Spiderweb Sugar Cookies

Total Time:
1 hr 10 min
Prep:
1 hr
Cook:
10 min

Yield:
Makes about 3 dozen

CATEGORIES
Ingredients
Directions

Cream the butter and sugar. Add the egg and beat until fluffy. Blend in the vanilla. Sift in the flour, baking powder, and salt, mixing until just combined. Wrap the dough in plastic wrap and chill for 1 hour.

Preheat the oven to 350 degrees. On a floured surface, roll half of the dough to 1/8-inch thick. Cut into circles using a 3-inch round cookie cutter or the top of a drinking glass. Gather and reroll scraps. Repeat with remaining dough. Place the cookies on a greased baking sheet and bake for about 8 minutes, until just golden. Do not allow cookies to brown.

To decorate, melt the chocolate chips in the microwave in a heatproof bowl for 1 minutes. The chips may look unmelted, but stir them with a spoon to see if they have actually softened before putting them in for another minute, if necessary. Spoon the melted chocolate into a zipper-lock bag. Seal the bag, pressing out any air. Use a toothpick to make a very tiny hole in one corner of the bag to release a very thin stream of chocolate for writing.

To make the spiderwebs, spread white royal icing smoothly over the surface. Immediately, before the icing can set, pipe a spiral of chocolate over the surface, starting in the middle and working outward. Starting in the center, use a toothpick to pull outward through the icing, making a spiderweb design.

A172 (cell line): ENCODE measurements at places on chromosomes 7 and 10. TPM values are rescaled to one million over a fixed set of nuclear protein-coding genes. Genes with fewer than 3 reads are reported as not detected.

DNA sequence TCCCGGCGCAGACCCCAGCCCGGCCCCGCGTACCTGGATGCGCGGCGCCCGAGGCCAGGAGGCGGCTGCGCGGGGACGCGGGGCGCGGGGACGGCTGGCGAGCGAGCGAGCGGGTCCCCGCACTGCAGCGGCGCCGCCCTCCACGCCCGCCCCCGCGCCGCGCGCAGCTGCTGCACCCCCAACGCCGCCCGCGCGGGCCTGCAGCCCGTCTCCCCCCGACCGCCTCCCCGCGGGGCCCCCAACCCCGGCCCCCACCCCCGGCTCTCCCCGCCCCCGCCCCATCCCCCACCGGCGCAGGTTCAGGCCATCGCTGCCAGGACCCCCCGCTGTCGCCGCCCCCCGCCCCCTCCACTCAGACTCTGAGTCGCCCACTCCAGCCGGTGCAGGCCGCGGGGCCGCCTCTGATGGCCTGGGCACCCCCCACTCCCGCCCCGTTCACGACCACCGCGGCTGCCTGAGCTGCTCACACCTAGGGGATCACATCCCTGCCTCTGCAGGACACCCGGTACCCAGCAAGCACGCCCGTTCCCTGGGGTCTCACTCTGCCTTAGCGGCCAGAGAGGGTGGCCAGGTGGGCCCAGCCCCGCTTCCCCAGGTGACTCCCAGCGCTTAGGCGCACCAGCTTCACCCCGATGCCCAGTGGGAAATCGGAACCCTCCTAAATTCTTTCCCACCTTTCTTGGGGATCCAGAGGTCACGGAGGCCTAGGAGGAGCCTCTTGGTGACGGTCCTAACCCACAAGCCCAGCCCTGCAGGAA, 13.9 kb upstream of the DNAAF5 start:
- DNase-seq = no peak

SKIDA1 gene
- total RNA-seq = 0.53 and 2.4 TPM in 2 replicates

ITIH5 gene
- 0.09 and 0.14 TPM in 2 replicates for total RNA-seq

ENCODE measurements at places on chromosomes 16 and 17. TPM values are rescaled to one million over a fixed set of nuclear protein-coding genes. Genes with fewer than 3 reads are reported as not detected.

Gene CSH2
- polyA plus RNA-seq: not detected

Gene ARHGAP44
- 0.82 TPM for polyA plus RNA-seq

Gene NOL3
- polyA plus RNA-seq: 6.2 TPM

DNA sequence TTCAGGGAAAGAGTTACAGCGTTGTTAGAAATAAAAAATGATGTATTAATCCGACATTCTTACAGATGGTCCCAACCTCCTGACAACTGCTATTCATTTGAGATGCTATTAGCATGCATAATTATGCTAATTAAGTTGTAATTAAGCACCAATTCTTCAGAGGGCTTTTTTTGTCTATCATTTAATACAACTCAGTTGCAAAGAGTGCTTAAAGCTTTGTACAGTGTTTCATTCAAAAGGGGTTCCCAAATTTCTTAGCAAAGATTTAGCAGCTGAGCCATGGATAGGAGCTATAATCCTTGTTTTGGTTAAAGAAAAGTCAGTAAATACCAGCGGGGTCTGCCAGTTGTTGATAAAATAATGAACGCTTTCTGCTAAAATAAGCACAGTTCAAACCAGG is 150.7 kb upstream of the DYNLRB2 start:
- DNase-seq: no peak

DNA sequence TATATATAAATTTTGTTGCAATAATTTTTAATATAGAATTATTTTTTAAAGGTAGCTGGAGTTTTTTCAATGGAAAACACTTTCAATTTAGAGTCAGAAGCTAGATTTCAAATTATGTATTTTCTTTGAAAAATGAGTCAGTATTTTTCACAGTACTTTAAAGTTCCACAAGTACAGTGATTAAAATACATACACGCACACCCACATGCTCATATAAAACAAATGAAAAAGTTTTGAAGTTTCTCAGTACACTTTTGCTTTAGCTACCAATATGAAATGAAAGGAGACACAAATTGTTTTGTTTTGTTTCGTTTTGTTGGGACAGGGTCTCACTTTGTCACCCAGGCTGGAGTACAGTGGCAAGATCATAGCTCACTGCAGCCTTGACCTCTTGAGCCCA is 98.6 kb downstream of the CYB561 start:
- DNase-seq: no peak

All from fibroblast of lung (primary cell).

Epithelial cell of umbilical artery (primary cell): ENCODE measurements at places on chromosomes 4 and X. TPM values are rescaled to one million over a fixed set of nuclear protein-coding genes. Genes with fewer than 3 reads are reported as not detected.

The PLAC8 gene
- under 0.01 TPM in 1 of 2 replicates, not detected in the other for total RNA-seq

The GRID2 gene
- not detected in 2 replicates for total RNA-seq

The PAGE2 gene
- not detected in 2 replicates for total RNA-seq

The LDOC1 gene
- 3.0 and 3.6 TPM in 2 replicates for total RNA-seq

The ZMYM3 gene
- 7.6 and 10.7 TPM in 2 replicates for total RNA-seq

Royal Icing:

With beaters or a standing mixer, whip the egg white and lemon juice until frothy. At medium speed, beat in the confectioners' sugar, a little at a time, until the mixture is thick but still liquid enough to beat. Then beat on high until the mixture is thick and glossy, about 3 minutes. Cover the surface with plastic wrap while waiting to use it. Royal icing will set to a firm, glossy finish when applied to a cookie. The icing can be stored, tightly covered, in the refrigerator for up to a week.

*RAW EGG WARNING

Food Network Kitchens suggest caution in consuming raw and lightly-cooked eggs due to the slight risk of Salmonella or other food-borne illness. To reduce this risk, we recommend you use only fresh, properly-refrigerated, clean, grade A or AA eggs with intact shells, and avoid contact between the yolks or whites and the shell.

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